Michigan Animal Health Update: Issue 2, September 2015


Issue 2, September 2015

Michigan Animal Welfare Grants

Applications due November 2


Each year animal shelters may apply and receive grant funds from the Animal Welfare Fund which receives contributions from Michigan taxpayers and is administered by the Michigan Department of Agriculture and Rural Development. Many veterinarians participate in these grants through their local shelters by accepting grant-funded spay/neuter vouchers, performing in-house shelter alterations and many other projects enhancing shelter animal care and increase the number of altered animals that are adopted. The Animal Welfare Grant program focuses on providing funds to: promote sterilization and adoption of dogs and cats; improve knowledge of the proper care of animals to comply with state animal anticruelty laws by educating the public and training personnel authorized by law to enforce state animal anti-cruelty laws; support and enhance programs providing for the care and protection of animals in accordance with state anti-cruelty laws; allow the purchase of equipment and supplies for programs receiving grants; and cost share for the care, housing and veterinary medical care for animals being housed for violations of Chapter IX, where sentencing does not provide for all or part of the costs. These funds are available to registered animal control shelters and animal protection shelters. Each grant has a maximum of $10,000 and applications are due November 2. If you work with a shelter, please encourage them to apply by visiting www.michigan.gov/animalshelters. The 2016 grant applications will be posted by October 2. Questions? Contact Debbie Mulvaney at (517) 284-5684 or animalshelters@michigan.gov

Hot Topic:

Seneca Valley Virus


A viral, vesicular disease in swine is gaining attention at the national level. Seneca Valley virus is a small, non-enveloped picornavirus in the same family of viruses as foot-and-mouth disease virus and swine vesicular disease virus. SVV causes lesions in swine that are indistinguishable from FMD requiring a Foreign Animal Disease Diagnostician to investigate and rule out FMD for each case. Traditionally, SVV has not caused severe disease in swine herds, but according to Dr. Paul Sundberg, the director of the new Swine Health Information Center, recent cases in the U.S. seem to be more virulent than in the past. Studies are underway to identify why that may be, but speculation is it may be a “hotter” strain from Brazil. Since June 2014, 14 positive cases of SVV have been diagnosed in the U.S., which is a significantly higher number than in previous years. Some of the cases have occurred at county and state fairs, which can create a significant amount of epidemiological work. At this time, there have been no cases of SVV in Michigan. The SHIC has created a technical overview of the disease which includes disinfection, clinical signs and other virus information.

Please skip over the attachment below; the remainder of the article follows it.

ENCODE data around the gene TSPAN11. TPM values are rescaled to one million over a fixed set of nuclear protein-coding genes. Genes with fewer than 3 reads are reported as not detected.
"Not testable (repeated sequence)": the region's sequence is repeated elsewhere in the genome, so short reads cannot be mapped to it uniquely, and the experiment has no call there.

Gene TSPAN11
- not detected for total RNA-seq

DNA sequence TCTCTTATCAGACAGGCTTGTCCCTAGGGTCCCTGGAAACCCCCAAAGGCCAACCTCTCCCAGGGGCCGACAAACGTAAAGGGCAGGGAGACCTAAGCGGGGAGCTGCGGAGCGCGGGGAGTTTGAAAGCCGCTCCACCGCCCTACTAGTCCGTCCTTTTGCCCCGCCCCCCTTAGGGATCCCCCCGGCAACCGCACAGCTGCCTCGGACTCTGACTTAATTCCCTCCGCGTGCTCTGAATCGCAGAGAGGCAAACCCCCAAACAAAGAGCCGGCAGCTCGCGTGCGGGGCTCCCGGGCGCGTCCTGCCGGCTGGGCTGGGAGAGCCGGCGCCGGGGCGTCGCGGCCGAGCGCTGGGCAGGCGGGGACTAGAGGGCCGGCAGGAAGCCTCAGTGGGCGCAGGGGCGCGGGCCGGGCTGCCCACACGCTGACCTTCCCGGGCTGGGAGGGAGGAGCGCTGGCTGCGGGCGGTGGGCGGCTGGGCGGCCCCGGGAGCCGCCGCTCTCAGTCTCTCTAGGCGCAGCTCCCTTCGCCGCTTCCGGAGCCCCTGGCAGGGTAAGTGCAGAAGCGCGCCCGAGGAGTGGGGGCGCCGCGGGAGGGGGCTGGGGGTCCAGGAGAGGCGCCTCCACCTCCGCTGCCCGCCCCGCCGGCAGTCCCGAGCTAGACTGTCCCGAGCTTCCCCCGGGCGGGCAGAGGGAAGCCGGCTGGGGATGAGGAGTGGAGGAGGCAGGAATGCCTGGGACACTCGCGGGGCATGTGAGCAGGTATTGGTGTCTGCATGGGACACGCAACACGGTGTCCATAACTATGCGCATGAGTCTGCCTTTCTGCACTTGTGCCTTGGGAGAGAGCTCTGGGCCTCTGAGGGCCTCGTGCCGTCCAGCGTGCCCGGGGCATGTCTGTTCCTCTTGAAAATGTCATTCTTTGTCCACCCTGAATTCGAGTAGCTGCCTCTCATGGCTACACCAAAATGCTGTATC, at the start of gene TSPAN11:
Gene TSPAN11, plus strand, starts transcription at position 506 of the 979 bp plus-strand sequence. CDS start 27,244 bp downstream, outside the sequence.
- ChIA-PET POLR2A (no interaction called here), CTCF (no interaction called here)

Program Spotlight:

Polly McKillop: Shelters 


Michigan is home to approximately 195 registered animal shelters - about 60 percent are private shelters and 40 percent are run by municipalities or government. The Animal Industry Division's Shelter Program is responsible for registering animal shelters; including both animal control shelters which are municipal, open admission shelters and animal protection shelters which are closed admission facilities typically operated by private, mostly non-profit organizations. AID and our shelter program staff handle a number of issues regarding shelter and animal control operations including:

  • Addressing daily inquiries regarding animal shelter and animal control issues.
  • Investigating public complaints in partnership with animal control, law enforcement and anti-cruelty agencies.
  • Visiting shelters at least once a year for annual comprehensive inspections.
  • Meeting with animal control and animal law enforcement agencies annually.
  • Participating in outreach and educational programs around the state regarding shelter requirements and current companion animal issues.
  • Monitoring the shelters for ongoing compliance in veterinary care, housing, sanitation and good biosecurity measures to prevent and reduce the spread of illness, required recordkeeping, proper animal adoptions, legal importation of animals and proper animal transport in vehicles among other requirements. 
  • Ensuring the services of at least one licensed veterinarian are available and listed on their shelter registration record with us.

The veterinarians in our shelters are essential and valued collaborators in establishing meaningful animal care standard operating procedures and protocols to protect animal health and if necessary, provide effective treatments. We are extremely appreciative of all the efforts of our current and past shelter veterinarians on the behalf of Michigan’s animal shelters. For resources on shelter medicine please visit the Association of Shelter Veterinarian’s website at www.sheltervet.org. You can also view a list of Michigan’s currently registered shelters, and other MDARD resources, on our shelter webpage at www.michigan.gov/animalshelters. Please contact me if you have any questions about Michigan shelters by email or call at 517-284-5682.


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Put it on the Calendar:

World Rabies Day
September 28
More Information

2015 MVMA Animal 

Welfare Conference
November 23
More Information


Contact the Animal Industry Division:

Constitution Hall
525 West Allegan Street
6th Floor, P.O. Box 30017
Lansing, MI 48909


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